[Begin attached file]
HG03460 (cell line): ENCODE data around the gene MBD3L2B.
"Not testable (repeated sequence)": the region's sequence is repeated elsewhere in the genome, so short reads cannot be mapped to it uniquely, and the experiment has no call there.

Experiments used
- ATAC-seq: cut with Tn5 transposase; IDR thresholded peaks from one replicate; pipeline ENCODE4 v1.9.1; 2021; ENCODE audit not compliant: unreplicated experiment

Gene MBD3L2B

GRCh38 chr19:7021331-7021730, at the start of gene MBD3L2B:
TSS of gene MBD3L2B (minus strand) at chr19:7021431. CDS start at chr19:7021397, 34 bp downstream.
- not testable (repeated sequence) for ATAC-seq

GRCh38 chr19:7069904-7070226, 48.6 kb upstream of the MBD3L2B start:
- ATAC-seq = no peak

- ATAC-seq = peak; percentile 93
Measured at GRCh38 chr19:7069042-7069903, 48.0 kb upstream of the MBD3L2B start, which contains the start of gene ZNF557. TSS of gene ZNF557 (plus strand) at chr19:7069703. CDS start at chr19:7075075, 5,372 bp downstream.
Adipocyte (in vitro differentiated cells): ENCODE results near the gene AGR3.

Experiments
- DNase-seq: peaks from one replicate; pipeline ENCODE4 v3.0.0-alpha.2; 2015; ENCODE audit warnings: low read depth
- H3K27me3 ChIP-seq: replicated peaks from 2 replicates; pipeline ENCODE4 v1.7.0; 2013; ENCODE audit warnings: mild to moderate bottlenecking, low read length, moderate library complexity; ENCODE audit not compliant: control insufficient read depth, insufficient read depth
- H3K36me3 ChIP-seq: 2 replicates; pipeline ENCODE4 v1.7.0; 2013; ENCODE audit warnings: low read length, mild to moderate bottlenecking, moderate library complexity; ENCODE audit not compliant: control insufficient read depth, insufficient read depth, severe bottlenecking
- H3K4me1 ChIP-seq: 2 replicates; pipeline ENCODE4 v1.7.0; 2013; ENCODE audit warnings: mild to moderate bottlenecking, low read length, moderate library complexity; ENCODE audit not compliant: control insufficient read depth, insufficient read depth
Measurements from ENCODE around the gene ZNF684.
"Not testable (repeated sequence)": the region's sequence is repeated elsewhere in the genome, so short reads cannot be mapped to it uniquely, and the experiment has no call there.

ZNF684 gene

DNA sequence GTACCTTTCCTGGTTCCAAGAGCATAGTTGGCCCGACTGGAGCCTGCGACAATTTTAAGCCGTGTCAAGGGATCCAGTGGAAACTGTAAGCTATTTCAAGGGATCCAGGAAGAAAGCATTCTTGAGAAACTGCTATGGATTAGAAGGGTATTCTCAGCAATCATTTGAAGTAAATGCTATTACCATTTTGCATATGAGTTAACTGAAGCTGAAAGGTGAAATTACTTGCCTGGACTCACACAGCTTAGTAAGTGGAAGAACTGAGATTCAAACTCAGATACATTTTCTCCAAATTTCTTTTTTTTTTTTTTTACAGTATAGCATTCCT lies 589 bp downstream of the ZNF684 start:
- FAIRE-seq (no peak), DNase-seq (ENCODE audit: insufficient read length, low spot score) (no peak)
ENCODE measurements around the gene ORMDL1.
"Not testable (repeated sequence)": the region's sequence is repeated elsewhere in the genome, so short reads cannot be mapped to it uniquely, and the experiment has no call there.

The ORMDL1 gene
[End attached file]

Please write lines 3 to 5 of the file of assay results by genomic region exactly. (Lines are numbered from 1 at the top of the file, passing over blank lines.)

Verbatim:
Experiments used
- ATAC-seq: cut with Tn5 transposase; IDR thresholded peaks from one replicate; pipeline ENCODE4 v1.9.1; 2021; ENCODE audit not compliant: unreplicated experiment

Gene MBD3L2B